16 September 2011

Teaching in South Africa, part 1

So I woke up yesterday morning and found myself in South Africa, on the other side of the world, in the southern hemisphere, in Pretoria (Tshwane), to be exact. What a whirlwind of activity - combined with long hours on a plane - that brought me here!

On 31 August, Rev. Dr. Al Collver, Assistant to LCMS President Matthew Harrison, called me up and asked if I would be willing to travel to South Africa and teach a class on Luther's Catechisms at Lutheran Theological Seminary Tshwane, the seminary of the Lutheran Church in Southern Africa. A matter of church relations necessitated them finding teacher different from the one originally scheduled for this class. After some initial praying, pondering, and planning, a unanimous blessing given by the Board of Elders at my congregation, and gracious support from many members at Hope, St. Louis, the decision was made. Yes, I would be happy to travel to South Africa to teach one of my beloved and "specialty" topics: Luther's Catechisms.

Flag of South Africa
Time for departure came on Tuesday, 13 September. My dear wife had to drop me off at the airport early, so that she could get to work at a decent time. I lounged at the airport, sipped some Starbucks, went through TSA security check (nope, no full-body scans or pat downs), and then traveled to Atlanta. Once there, I had to journey all the way across the Hartfield Airport, pretty much from one corner of the rectangle diagonally to the opposite corner. But since I had plenty of time - and plenty of hours of sitting yet to come - the walk would do me good. Finally, between 7:30 and 8:00 p.m. Eastern Time, the international flight ensued. It would take sixteen hours ... including sitting in a middle seat, watching a few movies, enduring an aching backside, and getting precious little sleep ... and then I would arrive in Johannesburg, South Africa, at about 5:15 p.m. (local time) on Wednesday, 14 September (Holy Cross Day).

After the usual passport, collection of checked bag, and customs routines, I finally made my way to the new Gautrain, a high speed rail, for the final leg to Pretoria. That train is quite a nice ride, even if it did mean more sitting and traveling. The seminary student assigned to pick me up was there in Hatfield (in Pretoria), with a fellow student, and then we took the short drive to the guest house at Lutheran Theological Seminary.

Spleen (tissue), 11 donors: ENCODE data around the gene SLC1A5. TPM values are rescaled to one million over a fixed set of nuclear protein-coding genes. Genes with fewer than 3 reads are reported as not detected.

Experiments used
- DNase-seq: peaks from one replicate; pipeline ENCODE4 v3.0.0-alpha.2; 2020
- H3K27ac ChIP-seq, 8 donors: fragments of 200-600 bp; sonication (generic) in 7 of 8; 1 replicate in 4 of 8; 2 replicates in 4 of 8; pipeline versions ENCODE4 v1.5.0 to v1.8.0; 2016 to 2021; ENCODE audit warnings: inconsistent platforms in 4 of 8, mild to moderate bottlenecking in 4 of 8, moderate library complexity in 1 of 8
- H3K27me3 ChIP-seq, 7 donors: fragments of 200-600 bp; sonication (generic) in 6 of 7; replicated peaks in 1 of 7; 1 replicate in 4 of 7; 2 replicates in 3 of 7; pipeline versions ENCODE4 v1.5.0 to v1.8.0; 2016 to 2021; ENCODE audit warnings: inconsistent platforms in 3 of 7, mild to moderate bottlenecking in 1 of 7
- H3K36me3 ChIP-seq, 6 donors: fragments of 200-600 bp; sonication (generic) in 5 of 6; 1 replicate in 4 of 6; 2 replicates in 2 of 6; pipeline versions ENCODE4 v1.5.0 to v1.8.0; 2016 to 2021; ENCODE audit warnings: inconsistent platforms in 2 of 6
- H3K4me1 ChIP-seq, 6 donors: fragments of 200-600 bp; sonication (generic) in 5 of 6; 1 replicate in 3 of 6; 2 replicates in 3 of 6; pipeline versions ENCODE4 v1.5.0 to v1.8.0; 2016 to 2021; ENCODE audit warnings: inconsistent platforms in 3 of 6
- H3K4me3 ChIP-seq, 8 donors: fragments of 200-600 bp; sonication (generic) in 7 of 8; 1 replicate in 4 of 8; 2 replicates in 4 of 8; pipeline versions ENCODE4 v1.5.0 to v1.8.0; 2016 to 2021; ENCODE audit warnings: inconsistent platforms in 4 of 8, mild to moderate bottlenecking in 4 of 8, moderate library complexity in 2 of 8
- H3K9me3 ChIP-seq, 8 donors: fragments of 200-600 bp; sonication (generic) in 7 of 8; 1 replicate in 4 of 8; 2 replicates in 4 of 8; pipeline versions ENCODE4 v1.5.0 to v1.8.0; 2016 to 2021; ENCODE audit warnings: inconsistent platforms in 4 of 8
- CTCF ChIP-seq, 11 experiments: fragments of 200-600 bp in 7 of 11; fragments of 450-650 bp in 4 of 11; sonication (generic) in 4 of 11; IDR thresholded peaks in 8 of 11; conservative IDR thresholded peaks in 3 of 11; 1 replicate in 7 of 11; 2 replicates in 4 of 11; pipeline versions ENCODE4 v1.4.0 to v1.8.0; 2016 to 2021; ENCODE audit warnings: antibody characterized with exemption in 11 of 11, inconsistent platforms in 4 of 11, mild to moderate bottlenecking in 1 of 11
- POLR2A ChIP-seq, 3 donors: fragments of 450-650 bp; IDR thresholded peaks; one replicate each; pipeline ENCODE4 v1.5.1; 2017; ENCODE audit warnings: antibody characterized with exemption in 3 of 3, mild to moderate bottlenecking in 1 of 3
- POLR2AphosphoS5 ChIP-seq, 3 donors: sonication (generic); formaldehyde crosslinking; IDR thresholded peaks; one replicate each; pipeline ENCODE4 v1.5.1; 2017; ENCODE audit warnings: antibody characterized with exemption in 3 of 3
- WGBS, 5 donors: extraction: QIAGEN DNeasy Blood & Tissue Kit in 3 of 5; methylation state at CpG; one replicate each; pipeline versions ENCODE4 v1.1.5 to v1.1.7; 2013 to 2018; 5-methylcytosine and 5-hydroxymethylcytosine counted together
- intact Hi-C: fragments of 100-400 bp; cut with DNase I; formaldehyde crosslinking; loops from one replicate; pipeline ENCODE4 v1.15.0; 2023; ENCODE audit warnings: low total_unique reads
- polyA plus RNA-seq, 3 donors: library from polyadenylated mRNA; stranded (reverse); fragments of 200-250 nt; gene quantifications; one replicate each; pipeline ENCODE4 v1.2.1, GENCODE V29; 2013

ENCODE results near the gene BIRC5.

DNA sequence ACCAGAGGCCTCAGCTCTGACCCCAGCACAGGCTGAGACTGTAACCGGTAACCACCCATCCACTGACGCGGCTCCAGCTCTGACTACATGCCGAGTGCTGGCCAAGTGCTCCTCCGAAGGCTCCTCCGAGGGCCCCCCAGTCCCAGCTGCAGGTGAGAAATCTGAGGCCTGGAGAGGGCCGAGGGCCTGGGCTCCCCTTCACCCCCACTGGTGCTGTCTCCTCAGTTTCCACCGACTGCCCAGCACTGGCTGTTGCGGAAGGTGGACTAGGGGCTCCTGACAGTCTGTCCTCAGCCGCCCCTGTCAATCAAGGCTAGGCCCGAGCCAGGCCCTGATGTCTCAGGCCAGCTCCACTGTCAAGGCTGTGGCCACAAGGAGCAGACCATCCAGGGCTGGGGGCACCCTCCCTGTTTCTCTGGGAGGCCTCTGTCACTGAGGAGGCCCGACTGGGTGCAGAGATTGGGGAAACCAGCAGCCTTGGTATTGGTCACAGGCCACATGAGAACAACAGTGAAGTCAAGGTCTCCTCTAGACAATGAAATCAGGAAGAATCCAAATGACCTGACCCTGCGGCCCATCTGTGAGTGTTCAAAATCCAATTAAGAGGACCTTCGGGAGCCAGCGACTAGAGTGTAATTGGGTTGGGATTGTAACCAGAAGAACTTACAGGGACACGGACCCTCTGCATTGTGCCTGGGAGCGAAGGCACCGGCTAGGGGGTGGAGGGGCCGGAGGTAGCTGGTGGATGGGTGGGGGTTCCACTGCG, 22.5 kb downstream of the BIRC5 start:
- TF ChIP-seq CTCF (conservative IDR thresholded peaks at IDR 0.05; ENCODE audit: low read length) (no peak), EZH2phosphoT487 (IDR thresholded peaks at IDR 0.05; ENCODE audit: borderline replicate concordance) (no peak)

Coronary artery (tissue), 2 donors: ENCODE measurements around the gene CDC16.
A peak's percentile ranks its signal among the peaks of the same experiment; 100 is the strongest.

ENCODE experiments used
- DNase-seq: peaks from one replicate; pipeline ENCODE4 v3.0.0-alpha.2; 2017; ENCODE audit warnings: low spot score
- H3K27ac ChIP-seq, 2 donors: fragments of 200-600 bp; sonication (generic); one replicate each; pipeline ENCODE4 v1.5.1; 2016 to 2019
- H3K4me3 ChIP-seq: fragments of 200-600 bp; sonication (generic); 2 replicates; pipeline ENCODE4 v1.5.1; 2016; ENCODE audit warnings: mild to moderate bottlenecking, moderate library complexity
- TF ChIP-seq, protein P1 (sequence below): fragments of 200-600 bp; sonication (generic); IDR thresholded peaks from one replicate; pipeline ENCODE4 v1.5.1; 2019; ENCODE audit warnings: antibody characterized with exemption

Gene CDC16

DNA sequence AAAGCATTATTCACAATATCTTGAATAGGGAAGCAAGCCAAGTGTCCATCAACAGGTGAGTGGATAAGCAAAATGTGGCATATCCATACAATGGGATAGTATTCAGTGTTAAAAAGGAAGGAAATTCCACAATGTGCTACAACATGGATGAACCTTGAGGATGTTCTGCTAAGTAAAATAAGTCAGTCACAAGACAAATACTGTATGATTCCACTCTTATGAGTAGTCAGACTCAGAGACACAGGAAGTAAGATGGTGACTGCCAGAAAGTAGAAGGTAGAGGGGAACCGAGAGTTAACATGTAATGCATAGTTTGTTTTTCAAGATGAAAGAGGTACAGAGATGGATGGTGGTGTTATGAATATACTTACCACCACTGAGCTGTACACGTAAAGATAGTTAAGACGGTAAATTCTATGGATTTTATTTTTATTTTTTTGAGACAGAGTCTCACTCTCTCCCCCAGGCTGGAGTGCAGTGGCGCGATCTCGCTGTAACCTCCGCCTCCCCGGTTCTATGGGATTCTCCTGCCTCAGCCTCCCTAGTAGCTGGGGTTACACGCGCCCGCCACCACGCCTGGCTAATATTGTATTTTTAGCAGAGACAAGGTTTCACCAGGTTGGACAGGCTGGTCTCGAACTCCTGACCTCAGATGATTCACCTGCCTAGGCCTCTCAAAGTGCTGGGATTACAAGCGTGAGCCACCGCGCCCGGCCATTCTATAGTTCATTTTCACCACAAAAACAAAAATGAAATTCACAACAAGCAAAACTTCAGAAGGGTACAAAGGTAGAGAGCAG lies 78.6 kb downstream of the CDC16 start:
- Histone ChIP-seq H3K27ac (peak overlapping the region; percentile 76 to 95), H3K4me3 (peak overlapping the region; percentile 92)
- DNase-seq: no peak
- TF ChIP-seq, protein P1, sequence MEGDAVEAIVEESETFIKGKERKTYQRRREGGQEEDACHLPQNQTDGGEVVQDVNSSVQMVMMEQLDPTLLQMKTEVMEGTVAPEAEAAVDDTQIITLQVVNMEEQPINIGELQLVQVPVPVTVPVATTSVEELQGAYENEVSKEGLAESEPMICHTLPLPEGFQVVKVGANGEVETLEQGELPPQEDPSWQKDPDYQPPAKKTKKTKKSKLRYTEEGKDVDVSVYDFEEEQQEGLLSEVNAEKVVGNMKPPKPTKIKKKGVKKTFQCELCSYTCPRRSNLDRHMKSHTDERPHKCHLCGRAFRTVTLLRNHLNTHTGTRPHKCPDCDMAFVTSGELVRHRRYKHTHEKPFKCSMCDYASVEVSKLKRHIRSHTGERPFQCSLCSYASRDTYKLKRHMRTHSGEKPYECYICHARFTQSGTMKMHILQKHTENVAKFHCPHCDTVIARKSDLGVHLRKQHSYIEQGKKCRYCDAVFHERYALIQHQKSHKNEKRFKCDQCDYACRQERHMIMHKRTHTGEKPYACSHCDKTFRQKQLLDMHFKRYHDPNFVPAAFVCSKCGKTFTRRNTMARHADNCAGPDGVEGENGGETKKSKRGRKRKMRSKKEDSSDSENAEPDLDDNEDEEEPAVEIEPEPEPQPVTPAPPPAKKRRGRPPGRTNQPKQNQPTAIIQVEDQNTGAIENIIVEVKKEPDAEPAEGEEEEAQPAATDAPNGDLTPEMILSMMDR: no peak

Segoe Guest House
The LTS provides nice accommodations in the Segoe Guest House, and it's fabulous to have two other American guests here as well--Ginger and Zeal, LCMS missionaries en route to service elsewhere, but for a few weeks serving here at LTS, assisting the secretary with various odd jobs.

After a night of restful sleep (the SA climate and cool nights must be agreeing with me as we head into Spring here), I began teaching on Thursday, 15 September. The class of seven students (two more to join later) proves to be very interested in learning God's Word and, specifically, how to teach the Catechism when they reach their future congregations. Now if they can just get their American teacher to pronounce their names correctly!

LHF Hall (Classroom)
On the first day of class, we began with rehearsing the Catechism itself--the texts of the Ten Commandments, the Creed, and the Lord's Prayer. Then we read together the little editor's introduction to Luther's Catechisms in Concordia: The Lutheran Confessions. The students enjoyed learning the roots and meanings of words such as catechism, catechumen, and catechesis. We also learned and discussed why Luther kept and rearranged the three parts of Christian teaching--the Commandments, the Creed, and the Lord's Prayer--and thus cleared the Catechism of much medieval clutter. And, finally, we discovered together Luther's great pedagogical insights for teaching the Catechism: first, pick a text and stick with it; second, teach the meaning, again with a fixed text; and third, bring in the Large Catechism for deeper meaning and applying the Catechism to various needs. Not only was I pleased with a first full day of class sessions, but the greatest delight came in hearing one student say, "I think I understand the Catechism better now." And we've only just begun!

St. Timothy Church
The worship life at LTS is a great blessing for the community. Each week day Matins is prayed together at 10:00 a.m. and Vespers at 6:00 p.m. Students lead the liturgy, and pastors/professors preach the sermon. It is truly an amazing thing to behold--African brothers and sisters eagerly singing and praying God's Word, a la Lutheran Service Book, and thus showing the great catholicity of the Church's worship and hearing the Gospel boldly and clearly proclaimed.

The Rev. Dr. Wilhelm Weber, Bishop of LCSA and Rector of LTS, preached at Vespers on 15 September. After the service the good bishop invited me to his home for a delicious dinner, cooked by his gracious wife Angelika, and some great conversation. After returning to the guest house at about 9:00 p.m., my first full day in South Africa was complete.

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